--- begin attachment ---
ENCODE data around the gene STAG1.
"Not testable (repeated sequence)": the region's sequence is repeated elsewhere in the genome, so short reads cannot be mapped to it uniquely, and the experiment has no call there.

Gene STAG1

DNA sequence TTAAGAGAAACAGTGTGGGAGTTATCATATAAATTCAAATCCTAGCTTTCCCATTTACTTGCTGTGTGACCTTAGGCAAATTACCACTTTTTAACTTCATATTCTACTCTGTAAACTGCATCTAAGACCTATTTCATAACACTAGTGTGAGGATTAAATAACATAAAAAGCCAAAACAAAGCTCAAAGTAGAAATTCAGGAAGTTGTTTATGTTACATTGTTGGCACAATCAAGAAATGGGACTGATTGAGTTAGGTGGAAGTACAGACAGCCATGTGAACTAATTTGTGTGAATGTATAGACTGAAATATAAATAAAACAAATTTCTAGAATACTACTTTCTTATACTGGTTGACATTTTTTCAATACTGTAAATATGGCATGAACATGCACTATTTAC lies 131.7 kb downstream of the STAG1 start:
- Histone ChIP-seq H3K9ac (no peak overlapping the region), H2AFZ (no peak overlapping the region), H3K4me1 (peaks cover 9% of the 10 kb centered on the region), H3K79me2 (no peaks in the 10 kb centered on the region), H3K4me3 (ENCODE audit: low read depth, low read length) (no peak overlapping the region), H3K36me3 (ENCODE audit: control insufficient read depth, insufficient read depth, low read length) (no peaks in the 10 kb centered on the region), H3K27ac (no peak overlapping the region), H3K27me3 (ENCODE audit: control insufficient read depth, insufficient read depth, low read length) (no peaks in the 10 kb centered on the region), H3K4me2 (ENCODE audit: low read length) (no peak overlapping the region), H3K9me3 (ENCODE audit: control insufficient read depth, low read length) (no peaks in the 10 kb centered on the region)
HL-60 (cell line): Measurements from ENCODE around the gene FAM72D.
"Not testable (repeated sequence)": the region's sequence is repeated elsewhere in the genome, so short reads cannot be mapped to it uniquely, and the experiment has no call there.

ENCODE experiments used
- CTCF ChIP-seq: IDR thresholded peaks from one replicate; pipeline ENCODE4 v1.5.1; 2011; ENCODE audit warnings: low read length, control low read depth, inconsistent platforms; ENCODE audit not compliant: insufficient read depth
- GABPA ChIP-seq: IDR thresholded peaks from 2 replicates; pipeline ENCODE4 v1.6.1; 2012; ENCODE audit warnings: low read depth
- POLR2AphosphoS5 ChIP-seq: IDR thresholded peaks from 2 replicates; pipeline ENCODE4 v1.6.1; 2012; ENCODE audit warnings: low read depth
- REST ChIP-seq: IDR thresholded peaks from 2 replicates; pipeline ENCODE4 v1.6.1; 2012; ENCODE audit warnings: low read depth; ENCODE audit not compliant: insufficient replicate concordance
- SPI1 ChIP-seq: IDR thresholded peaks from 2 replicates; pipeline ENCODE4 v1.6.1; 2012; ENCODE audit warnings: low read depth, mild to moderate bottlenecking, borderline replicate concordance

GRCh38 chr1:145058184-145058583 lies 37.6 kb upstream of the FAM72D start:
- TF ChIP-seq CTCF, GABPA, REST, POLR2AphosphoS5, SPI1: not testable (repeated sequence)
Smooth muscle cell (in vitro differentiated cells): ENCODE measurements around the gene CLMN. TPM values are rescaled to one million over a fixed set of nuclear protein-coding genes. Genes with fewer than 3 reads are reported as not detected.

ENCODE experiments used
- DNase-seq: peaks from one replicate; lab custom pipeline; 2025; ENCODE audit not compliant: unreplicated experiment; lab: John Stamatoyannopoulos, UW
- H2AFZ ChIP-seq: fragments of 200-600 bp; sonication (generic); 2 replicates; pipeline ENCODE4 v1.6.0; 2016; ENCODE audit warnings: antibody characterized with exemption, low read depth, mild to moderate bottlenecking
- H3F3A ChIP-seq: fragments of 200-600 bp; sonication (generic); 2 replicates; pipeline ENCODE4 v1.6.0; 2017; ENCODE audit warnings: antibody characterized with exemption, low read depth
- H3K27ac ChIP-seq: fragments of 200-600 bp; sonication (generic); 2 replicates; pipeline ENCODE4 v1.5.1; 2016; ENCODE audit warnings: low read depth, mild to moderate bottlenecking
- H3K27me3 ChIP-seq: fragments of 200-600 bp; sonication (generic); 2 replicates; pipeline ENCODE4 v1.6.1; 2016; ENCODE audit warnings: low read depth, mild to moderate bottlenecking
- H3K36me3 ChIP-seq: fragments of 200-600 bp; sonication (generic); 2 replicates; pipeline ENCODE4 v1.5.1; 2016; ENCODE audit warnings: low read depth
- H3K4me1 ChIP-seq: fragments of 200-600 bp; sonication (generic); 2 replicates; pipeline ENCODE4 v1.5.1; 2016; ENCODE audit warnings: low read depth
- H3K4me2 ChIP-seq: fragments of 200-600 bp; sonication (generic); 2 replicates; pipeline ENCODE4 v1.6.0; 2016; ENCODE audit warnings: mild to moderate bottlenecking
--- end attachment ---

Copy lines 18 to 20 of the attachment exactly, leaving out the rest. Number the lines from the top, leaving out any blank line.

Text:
- DNase-seq: peaks from one replicate; lab custom pipeline; 2025; ENCODE audit not compliant: unreplicated experiment; lab: John Stamatoyannopoulos, UW
- H2AFZ ChIP-seq: fragments of 200-600 bp; sonication (generic); 2 replicates; pipeline ENCODE4 v1.6.0; 2016; ENCODE audit warnings: antibody characterized with exemption, low read depth, mild to moderate bottlenecking
- H3F3A ChIP-seq: fragments of 200-600 bp; sonication (generic); 2 replicates; pipeline ENCODE4 v1.6.0; 2017; ENCODE audit warnings: antibody characterized with exemption, low read depth